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Eye-opening moments continue for Dotson on Haiti mission trip

Tuesday, May 15, 2012
by Caitlin Dotson, junior setter

"To exist is to change, to change is to mature, to mature is to go on creating oneself endlessly" - Henri L. Bergson

Today I learned in so many ways to never be content, we must always strive for a better tomorrow.

Bergson knew that we must continue to learn and adapt in order to grow. Today I got the opportunity to grow.

Originally I thought I was being called on this trip to make some impact. That wasn't right either. I was sent here not to change Haiti, but to let Haiti change me.

We started our morning visiting something similar to a nursing home. The people there were the definition of wisdom. They talked about change and a new generation coming in and taking over. They wanted us to learn from the past in order to make a better future.

They've lived through so much; still they were thanking us for coming to visit them. I just wanted to say 'No, thank you for living a life I can't even begin to imagine and teaching me yet another Haitian lesson.'

We sang to them and they started to hum along with us and with the breeze through the trees, it was almost like there was music. It was like God saying this is why you're here- this is Christianity. 

Then we headed to the azil, which is supposed to be the poorest of the poor, and in Haiti pretty bad is an understatement.

I don't think anything in the world could have prepared me for that visit. It is a well kept place run by missionaries from Jamaica for people who are mentally ill, sick, crippled, everything. They don't turn anyone who is left there away.

No one on our team could keep from crying as we walked through. I don't know if I was crying because of how badly I felt for the people or because there are people good enough in the world to start and run a place like the azil.

 Inside there is a large room lined with paralyzed people on cots and right in the middle laid a white cloth concealing a dead body. The person had died an hour before we came and was being buried when it cooled off.

Just seeing the pain in people's eyes was enough but then we met a man in a wheelchair who was badly disabled, had suffered malaria and typhoid, and was paralyzed. 

His body was so distorted his face almost rested on his wheelchair and his head was about the size of the rest of his body. He told us he was happy, so lucky to be in a place like the azil; he smiled and said God was so good and for us to hold on to our faith. He kept repeating "never let go."

Nothing has  ever impacted me so much in my life. If this man who has everything under the sun to be bitter about is so thankful then I have no excuse ever to be unhappy, to complain or even to frown. I'll never be able to communicate what an experience it was.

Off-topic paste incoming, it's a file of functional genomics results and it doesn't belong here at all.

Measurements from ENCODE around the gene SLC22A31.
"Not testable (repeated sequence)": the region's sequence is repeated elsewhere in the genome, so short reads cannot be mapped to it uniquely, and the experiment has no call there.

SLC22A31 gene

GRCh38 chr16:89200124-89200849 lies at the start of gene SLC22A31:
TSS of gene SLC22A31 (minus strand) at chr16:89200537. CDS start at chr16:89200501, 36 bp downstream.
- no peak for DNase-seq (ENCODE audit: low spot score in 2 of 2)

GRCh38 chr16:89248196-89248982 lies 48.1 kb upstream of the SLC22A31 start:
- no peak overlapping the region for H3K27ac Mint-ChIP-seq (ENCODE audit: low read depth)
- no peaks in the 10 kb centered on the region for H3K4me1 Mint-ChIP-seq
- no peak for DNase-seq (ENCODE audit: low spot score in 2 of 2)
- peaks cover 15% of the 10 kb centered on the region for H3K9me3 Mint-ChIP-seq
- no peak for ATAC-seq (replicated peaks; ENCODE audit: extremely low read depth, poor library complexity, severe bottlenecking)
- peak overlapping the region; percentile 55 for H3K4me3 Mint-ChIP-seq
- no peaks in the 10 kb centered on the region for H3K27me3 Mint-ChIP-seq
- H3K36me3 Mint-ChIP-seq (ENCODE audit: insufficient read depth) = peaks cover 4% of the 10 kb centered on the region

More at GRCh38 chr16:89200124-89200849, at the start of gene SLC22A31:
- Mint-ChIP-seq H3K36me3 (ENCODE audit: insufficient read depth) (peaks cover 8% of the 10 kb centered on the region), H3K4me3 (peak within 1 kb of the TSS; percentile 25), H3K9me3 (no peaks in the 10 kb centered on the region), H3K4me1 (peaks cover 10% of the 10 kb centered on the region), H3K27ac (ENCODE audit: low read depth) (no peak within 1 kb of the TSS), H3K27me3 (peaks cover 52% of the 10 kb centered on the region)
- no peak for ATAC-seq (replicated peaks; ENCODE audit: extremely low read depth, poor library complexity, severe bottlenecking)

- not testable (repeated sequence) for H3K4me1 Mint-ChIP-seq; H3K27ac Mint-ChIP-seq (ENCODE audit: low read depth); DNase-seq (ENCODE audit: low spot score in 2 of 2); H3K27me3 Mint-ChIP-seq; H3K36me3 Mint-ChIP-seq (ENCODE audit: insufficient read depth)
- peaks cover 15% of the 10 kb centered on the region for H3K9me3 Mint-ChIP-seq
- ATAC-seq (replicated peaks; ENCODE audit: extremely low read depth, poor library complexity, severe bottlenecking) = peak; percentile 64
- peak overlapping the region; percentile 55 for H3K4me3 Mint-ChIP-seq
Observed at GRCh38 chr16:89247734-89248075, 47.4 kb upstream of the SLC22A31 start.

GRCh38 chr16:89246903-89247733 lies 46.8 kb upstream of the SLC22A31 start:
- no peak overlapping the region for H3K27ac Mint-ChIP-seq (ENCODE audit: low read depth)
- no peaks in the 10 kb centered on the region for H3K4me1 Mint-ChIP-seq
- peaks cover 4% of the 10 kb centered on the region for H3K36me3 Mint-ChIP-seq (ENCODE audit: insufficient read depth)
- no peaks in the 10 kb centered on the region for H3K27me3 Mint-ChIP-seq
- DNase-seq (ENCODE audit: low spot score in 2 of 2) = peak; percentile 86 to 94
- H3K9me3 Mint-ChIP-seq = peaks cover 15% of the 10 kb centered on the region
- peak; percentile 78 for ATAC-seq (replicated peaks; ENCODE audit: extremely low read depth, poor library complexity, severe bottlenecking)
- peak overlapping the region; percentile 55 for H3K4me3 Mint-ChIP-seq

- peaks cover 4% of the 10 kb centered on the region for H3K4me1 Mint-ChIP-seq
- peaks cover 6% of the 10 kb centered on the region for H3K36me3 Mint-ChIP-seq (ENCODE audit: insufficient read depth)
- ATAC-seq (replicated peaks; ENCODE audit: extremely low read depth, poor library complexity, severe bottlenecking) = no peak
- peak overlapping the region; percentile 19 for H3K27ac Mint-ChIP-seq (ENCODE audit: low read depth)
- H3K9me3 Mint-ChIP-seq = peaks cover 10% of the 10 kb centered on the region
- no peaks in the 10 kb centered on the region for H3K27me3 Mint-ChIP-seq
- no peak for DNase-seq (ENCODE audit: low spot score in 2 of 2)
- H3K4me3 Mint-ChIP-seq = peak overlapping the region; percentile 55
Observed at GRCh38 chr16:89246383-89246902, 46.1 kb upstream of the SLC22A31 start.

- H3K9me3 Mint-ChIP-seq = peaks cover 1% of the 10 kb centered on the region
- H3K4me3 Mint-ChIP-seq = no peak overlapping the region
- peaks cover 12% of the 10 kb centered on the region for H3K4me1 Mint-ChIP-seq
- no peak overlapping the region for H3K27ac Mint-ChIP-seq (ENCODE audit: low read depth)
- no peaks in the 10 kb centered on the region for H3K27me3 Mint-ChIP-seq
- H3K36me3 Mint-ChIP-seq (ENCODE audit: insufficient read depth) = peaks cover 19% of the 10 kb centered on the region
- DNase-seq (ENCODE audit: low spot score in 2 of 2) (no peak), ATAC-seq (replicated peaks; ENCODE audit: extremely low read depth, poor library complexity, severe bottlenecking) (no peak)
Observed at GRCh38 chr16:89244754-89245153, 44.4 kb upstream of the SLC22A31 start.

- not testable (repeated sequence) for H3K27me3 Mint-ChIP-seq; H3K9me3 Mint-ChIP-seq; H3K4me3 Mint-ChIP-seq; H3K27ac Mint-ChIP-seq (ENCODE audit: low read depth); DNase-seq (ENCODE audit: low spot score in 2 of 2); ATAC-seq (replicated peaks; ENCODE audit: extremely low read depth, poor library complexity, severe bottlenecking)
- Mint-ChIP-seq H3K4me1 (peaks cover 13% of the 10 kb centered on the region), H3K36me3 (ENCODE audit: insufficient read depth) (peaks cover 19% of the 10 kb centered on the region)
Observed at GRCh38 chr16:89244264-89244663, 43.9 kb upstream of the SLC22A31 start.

As we left we prayed over the workers, who I'm positive have to be angels. We sang again to say goodbye and it was like a scene from a movie. All of the noise surrounding us went silent. Every person there had their eyes fixed on us and were listening intently. 

People always say there are moments that define us. Until now I don't think I've ever really had one. I've never felt such a compulsion to drop to my knees and just cry out of empathy, faith, and thankfulness. That moment is why I was brought to Haiti.

To end the day on a lighter note we did VBS with the kids and acted out a demon being driven out of a girl. Now all the kids think Katie (Rose) is a zombie demon. We also got to showcase our volleyball skills using a net tied between two palm trees. The kids loved it and I think we enjoyed it just as much as they did. Katie came out of retirement for a special appearance and Claire (Peterson) and I took our first swings since our shoulder surgeries. 

I have gotten lots of emails from people saying how proud they are of me and how brave I am for going on this trip. But really, there's nothing to be proud of, and I am not the brave one. I'm learning how much I still have left to learn and how small my world is. That’s nothing to be proud of.

The people who live and work here, they are brave. The workers at the azil, Hunter and Jillian who run the orphanage, the people who are struggling everyday just to live, and people like Dr. Kinzer (who after this trip, I'm almost sure he's a saint) who continuously preach and connect with people- they're brave.

Between the orphans, the azil and all the families we have visited, I have yet to determine if Haiti is breaking my heart or just remodeling it.

What.

A.

Day. 

Caitlin Dotson is one of four Lipscomb volleyball players on their first mission trip to Haiti. This is the second installment of her journal.